Tavis Smiley to Serve as MLK Speaker: Jan. 25

Broadcaster, author, advocate, and philanthropist Tavis Smiley will be the keynote speaker for the 2007 Martin Luther King Jr. Commemoration at The Claremont Colleges. Smiley’s address will be held at 7 p.m. on Thursday, Jan. 25 in McKenna Auditorium.

Referencing him as one of the nation’s “captains of the airwaves,” Newsweek recently named Smiley one of the “20 people changing how Americans get their news.” Smiley hosts the late-night television talk show, Tavis Smiley, on PBS, and his radio show, The Tavis Smiley Show, is distributed by Public Radio Internationalmaking him the first American to simultaneously host signature talk shows on both public television and public radio.

At the end of his junior year at Indiana University, Smiley interned as an aide to Los Angeles mayor Tom Bradley, then returned to Bradley’s office for four years more after earning his bachelor’s degree in law and public policy. In 1991, an unsuccessful bid for a seat on the Los Angeles City Council led Smiley to radio commentary, where he quickly developed an audience with The Smiley Report, a minute-long, daily segment on a local station. Successive work in hosting an L.A.-based talk show would soon earn him the attention of such national media outlets as Newsweek, The Washington Post, and Time.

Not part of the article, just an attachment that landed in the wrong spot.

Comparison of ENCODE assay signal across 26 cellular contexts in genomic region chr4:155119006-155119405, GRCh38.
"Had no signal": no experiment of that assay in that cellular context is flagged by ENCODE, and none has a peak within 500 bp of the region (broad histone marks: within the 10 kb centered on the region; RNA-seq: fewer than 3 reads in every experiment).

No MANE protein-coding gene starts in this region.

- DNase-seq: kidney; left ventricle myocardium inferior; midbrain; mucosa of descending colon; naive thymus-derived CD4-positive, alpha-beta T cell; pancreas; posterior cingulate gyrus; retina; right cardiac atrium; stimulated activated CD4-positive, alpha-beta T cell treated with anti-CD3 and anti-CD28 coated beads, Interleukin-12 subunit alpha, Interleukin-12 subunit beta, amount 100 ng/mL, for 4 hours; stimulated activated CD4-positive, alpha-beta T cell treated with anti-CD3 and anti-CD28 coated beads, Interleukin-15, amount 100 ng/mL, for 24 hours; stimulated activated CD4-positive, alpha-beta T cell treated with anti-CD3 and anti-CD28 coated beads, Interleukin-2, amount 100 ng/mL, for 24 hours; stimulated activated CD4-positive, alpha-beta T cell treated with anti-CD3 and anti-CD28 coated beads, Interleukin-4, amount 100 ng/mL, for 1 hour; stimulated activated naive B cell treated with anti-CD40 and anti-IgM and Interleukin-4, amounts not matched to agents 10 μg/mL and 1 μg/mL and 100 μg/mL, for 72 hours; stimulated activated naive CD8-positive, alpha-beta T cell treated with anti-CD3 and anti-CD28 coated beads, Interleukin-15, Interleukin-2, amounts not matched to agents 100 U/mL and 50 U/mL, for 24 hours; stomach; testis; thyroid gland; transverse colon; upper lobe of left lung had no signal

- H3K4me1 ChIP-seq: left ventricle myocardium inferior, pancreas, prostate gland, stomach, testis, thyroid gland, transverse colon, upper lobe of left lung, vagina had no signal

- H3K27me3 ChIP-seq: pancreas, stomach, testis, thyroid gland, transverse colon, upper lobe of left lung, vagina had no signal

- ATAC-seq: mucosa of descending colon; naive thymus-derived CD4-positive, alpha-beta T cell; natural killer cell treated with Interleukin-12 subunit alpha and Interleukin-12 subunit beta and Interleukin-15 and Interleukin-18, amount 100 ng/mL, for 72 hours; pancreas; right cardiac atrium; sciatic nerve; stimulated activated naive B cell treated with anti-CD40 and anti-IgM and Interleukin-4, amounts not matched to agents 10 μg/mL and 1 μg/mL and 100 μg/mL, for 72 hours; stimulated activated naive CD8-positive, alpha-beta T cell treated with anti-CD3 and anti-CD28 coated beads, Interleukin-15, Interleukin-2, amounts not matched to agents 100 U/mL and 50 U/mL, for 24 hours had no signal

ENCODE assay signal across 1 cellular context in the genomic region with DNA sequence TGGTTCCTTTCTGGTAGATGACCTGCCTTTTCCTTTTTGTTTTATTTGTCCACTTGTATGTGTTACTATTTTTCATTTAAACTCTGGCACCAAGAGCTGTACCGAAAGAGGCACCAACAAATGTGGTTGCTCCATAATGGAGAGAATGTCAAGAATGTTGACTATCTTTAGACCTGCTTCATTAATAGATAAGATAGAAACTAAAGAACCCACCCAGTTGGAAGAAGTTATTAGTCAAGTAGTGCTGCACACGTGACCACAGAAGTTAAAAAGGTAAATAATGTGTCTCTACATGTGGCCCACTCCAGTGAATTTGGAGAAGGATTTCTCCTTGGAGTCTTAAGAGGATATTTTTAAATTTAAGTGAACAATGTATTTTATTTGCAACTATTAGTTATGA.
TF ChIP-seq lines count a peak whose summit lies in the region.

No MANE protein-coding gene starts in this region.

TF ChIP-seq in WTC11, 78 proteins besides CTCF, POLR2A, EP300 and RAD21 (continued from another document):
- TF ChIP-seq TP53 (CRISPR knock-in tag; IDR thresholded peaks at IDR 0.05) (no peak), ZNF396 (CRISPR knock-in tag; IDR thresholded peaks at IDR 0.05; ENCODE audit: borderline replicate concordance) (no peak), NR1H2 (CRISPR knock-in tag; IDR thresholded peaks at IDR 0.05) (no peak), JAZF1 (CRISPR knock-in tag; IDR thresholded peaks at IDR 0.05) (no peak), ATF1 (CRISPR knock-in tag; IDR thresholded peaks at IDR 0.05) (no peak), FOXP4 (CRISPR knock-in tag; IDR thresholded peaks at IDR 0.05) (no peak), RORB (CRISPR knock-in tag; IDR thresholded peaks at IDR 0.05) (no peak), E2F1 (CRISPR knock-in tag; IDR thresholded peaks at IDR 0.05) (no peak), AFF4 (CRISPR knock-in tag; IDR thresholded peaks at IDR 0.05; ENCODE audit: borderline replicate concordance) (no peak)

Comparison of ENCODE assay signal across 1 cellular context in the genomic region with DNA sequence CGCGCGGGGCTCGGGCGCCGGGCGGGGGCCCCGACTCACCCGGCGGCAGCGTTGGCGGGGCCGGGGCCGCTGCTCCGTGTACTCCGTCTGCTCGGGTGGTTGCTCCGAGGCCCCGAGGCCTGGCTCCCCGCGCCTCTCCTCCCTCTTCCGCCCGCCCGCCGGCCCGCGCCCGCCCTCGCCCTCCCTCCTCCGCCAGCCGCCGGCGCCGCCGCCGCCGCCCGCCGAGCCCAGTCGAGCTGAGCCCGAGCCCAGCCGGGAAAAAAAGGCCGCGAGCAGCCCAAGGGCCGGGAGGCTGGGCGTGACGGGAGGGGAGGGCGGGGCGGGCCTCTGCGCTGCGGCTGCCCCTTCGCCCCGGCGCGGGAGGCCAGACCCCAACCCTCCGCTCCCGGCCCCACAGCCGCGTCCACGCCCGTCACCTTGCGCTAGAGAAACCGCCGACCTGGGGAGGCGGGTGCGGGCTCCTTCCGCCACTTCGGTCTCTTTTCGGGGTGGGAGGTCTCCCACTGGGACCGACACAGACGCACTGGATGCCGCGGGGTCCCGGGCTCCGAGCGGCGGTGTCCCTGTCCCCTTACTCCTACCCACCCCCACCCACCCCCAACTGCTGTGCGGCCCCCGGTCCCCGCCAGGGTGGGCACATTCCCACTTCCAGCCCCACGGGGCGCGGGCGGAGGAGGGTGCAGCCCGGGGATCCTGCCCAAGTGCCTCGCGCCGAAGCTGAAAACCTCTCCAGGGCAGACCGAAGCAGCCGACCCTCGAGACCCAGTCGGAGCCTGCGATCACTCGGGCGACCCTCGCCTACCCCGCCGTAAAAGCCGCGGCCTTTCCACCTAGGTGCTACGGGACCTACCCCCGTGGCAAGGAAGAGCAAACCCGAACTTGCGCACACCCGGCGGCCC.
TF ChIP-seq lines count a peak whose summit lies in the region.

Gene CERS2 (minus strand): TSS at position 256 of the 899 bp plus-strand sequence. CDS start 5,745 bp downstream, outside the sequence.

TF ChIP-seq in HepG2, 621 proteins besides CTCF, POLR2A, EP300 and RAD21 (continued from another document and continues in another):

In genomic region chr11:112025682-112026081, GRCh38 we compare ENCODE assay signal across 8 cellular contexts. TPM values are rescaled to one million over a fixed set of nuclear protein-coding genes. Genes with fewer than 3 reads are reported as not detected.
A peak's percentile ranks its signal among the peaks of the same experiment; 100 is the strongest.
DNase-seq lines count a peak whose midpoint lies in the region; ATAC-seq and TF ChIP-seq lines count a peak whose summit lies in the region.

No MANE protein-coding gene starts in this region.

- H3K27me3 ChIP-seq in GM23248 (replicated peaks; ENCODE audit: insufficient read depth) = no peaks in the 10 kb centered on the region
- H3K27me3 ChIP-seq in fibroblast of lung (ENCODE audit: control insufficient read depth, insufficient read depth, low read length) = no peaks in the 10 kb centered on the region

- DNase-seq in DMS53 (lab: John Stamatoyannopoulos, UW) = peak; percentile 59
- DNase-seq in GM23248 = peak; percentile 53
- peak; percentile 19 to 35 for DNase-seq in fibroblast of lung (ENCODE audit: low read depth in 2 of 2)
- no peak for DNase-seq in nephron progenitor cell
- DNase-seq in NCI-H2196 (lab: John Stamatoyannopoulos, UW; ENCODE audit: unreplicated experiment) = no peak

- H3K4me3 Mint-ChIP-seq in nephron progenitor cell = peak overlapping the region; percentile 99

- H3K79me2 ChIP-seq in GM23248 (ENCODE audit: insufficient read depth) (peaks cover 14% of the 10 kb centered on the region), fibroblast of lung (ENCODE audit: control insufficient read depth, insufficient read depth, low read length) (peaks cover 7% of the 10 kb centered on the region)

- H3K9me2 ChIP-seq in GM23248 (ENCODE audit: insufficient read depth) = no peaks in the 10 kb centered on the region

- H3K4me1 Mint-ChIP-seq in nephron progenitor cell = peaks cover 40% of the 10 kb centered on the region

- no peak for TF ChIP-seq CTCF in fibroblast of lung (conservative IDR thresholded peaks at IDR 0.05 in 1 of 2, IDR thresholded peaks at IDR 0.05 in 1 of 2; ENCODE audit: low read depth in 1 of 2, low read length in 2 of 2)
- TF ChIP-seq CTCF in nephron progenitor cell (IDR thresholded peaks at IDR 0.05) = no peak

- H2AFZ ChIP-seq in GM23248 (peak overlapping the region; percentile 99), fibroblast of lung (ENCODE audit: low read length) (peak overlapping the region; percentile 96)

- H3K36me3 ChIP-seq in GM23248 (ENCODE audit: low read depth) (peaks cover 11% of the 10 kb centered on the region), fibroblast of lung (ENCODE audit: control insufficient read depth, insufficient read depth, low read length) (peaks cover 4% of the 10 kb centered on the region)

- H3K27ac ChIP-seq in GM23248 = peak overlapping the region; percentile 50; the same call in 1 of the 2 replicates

Smiley, who has authored nine books, made publishing history when the book he edited, The Covenant with Black America (Third World Press)a collection of essays by black scholars and professionals became the first nonfiction book by a black-owned publisher to be listed as the No. 1 nonfiction paperback in America by the New York Times Best-Seller List. His latest, What I Know For Sure: My Story of Growing up in America, was released by Doubleday last October.

He is the recipient of numerous awards including the 2006 NAACP Image Award, as well as several honorary doctorate degrees, including one from his alma mater. He is also the founder of the Tavis Smiley Foundation, a nonprofit based in Crenshaw, that serves as a leadership training and development program for African-American youth. The Foundation’s National Youth to Leaders Summit in 2003 brought more than 600 black youth to Catholic University in Washington, D.C., to learn from the nation’s most prominent African-Americansfrom Congresswoman Maxine Waters (D-CA) to Cornel West.

CMC student Natalia Bailey ’10 has worked with the Tavis Smiley Foundation for more than six years, and is now a member of Smiley’s National Youth Council, which conducts leadership conferences across the country.

The 2007 Martin Luther King Jr. Commemoration at The Claremont Colleges involves participation by all campuses of the Claremont University Consortium. The keynote address is funded by the 5-College Planning Committee, the CMC Office of the President, the Dean of Students office at CMC, and by the Marian Miner Cook Athenaeum. Smiley’s discussion is part of a week long observance on Pathways to Civic Action: The Conscience of the Nation.